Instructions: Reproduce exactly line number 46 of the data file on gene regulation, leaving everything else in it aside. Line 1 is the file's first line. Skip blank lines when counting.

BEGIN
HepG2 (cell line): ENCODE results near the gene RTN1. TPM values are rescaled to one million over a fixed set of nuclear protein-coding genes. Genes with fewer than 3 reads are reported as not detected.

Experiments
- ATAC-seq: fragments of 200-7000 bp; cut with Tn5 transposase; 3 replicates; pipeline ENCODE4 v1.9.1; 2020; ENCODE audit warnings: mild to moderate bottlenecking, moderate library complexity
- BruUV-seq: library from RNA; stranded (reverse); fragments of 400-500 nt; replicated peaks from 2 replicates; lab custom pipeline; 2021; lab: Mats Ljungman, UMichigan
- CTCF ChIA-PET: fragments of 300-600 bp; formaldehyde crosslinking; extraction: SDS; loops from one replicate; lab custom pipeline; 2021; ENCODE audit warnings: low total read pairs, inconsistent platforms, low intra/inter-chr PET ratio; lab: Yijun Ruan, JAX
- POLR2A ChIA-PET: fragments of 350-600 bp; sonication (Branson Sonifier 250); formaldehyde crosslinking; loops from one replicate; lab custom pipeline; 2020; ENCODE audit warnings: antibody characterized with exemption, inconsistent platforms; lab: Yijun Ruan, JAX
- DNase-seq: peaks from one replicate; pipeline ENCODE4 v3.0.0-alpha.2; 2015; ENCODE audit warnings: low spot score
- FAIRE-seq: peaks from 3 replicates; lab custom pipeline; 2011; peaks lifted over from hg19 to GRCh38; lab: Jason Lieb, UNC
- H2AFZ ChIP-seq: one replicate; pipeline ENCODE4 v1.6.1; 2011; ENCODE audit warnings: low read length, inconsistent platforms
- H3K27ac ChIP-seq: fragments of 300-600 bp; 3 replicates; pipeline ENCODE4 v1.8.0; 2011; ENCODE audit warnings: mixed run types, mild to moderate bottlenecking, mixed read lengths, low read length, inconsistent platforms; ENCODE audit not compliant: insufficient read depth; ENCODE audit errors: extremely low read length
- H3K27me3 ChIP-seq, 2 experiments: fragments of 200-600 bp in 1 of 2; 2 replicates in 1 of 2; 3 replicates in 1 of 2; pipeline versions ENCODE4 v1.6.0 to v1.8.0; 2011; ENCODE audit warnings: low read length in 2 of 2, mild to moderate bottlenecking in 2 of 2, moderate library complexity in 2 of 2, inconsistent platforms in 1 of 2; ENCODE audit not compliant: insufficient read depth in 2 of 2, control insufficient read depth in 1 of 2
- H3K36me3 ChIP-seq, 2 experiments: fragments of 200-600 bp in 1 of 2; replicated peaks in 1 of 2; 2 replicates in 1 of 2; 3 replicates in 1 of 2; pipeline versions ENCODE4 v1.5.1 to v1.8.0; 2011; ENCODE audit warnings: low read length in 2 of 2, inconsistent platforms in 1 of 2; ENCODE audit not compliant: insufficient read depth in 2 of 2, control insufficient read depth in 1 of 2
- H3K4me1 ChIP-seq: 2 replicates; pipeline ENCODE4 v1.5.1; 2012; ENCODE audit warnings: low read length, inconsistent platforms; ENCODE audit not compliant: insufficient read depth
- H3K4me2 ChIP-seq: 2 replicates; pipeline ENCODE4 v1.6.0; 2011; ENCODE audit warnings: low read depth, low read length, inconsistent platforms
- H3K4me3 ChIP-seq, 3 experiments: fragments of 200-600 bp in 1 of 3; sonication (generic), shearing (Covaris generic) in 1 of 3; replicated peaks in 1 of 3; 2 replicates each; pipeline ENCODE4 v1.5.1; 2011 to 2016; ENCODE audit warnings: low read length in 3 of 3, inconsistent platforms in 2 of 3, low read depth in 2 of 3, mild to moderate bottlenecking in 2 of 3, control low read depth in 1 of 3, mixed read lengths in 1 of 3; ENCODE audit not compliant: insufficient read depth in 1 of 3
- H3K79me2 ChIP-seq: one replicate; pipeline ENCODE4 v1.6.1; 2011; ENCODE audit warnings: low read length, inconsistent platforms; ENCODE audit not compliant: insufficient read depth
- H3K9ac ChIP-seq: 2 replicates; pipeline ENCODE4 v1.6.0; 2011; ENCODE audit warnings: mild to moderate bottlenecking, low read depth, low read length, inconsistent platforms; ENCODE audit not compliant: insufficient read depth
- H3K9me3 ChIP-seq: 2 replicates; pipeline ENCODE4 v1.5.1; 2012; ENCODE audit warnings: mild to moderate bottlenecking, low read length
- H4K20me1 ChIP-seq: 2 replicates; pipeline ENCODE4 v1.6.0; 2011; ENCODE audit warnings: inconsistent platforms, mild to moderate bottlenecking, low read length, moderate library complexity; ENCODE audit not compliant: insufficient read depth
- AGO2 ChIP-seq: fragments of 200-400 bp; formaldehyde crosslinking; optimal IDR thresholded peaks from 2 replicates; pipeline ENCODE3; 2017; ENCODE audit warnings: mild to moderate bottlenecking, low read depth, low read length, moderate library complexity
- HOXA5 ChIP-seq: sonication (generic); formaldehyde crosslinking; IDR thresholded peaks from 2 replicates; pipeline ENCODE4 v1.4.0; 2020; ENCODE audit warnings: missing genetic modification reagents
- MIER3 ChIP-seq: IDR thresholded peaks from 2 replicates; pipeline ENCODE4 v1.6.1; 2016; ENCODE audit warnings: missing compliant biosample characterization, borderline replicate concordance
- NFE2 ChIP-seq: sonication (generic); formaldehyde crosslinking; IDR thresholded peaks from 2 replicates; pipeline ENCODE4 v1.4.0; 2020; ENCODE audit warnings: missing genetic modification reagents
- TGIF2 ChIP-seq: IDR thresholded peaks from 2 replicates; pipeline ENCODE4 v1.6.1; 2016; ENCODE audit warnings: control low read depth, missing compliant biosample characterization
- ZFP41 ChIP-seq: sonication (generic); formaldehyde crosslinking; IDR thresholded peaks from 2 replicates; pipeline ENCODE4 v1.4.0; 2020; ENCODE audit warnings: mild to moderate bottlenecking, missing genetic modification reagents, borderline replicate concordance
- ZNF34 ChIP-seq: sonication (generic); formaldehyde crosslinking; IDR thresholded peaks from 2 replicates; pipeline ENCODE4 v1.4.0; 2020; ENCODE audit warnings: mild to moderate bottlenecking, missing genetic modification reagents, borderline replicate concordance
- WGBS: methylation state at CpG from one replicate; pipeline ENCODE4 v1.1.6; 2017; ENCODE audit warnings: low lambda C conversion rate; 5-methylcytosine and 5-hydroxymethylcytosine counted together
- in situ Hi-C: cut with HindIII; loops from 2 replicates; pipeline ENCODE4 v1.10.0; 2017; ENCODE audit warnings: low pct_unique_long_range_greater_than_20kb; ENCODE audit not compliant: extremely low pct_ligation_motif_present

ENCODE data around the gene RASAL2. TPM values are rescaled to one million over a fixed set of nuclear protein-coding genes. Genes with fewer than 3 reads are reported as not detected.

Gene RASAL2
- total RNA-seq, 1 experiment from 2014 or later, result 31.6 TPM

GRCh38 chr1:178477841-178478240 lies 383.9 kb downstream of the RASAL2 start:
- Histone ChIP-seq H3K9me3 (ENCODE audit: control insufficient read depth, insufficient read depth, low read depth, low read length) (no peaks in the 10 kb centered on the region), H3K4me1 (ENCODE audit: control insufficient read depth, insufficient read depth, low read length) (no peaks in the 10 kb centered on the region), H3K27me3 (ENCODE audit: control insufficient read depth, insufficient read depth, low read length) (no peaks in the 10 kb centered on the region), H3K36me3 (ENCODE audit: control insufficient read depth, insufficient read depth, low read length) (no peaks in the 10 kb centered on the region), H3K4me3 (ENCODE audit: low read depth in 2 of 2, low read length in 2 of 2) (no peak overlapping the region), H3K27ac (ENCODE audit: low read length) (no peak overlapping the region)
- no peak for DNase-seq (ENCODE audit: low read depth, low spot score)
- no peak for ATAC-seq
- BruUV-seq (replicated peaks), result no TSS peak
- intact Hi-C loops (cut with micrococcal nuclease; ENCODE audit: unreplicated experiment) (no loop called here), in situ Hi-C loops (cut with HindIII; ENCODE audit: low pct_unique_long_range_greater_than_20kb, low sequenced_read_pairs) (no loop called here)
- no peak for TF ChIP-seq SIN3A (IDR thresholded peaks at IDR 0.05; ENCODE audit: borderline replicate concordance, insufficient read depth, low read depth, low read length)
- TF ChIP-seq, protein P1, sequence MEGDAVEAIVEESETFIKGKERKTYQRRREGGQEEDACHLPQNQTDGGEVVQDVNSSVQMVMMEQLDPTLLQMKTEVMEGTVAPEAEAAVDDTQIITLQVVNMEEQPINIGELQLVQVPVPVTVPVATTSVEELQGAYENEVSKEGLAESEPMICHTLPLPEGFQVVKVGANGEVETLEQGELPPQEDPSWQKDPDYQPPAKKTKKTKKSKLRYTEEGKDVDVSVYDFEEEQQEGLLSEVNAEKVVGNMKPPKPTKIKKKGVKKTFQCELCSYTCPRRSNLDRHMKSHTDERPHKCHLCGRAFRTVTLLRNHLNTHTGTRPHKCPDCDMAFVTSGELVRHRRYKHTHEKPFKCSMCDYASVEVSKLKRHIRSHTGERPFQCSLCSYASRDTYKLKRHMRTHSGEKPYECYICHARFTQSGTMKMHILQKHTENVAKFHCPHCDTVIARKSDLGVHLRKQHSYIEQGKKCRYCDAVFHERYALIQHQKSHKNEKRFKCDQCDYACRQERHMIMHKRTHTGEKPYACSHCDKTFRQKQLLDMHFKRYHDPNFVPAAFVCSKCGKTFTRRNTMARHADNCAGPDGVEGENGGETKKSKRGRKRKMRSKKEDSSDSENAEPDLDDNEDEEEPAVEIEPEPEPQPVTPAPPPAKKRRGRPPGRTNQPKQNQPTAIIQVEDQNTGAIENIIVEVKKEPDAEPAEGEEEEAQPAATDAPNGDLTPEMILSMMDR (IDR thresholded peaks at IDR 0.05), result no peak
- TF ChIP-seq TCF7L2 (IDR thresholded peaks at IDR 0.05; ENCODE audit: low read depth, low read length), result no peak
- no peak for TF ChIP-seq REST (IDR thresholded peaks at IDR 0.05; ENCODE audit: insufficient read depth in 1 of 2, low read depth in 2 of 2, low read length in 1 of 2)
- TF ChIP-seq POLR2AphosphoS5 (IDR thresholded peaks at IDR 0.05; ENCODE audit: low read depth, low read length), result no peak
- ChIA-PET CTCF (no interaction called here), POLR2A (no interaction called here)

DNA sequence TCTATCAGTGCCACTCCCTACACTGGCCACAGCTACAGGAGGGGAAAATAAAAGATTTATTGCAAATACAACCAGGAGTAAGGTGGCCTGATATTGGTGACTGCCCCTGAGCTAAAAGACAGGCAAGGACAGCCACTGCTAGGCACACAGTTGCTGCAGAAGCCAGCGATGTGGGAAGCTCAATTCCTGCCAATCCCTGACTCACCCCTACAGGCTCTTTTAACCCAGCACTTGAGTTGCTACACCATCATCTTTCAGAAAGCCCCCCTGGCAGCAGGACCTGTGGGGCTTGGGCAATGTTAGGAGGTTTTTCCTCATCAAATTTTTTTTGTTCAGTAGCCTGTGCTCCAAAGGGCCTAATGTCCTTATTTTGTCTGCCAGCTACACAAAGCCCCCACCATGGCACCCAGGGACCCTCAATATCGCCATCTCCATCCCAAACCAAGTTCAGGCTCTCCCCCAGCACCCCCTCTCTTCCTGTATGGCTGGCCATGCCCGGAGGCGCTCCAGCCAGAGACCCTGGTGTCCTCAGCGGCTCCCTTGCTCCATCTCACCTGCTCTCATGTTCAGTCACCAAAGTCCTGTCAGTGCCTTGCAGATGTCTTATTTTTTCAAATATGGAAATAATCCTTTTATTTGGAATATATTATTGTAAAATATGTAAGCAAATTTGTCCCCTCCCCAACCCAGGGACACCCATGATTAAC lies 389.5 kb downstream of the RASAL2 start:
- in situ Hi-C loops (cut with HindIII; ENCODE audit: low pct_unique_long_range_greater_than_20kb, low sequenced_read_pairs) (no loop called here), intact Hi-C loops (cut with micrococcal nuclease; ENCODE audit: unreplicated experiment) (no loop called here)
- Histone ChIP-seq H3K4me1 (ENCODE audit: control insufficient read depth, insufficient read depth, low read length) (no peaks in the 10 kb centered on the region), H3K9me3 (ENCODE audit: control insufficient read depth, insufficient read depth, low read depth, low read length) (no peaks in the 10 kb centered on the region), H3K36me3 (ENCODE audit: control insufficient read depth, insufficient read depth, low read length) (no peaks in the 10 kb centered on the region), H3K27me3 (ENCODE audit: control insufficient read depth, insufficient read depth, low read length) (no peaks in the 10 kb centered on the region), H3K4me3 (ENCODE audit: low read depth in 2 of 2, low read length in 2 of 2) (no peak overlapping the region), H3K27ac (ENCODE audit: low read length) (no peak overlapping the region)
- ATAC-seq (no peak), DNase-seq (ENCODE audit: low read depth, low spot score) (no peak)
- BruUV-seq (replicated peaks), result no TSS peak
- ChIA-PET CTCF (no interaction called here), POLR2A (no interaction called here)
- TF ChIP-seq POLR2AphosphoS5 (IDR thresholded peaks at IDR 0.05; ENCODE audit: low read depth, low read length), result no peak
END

- Histone ChIP-seq H3K4me1 (ENCODE audit: control insufficient read depth, insufficient read depth, low read length) (no peaks in the 10 kb centered on the region), H3K9me3 (ENCODE audit: control insufficient read depth, insufficient read depth, low read depth, low read length) (no peaks in the 10 kb centered on the region), H3K36me3 (ENCODE audit: control insufficient read depth, insufficient read depth, low read length) (no peaks in the 10 kb centered on the region), H3K27me3 (ENCODE audit: control insufficient read depth, insufficient read depth, low read length) (no peaks in the 10 kb centered on the region), H3K4me3 (ENCODE audit: low read depth in 2 of 2, low read length in 2 of 2) (no peak overlapping the region), H3K27ac (ENCODE audit: low read length) (no peak overlapping the region)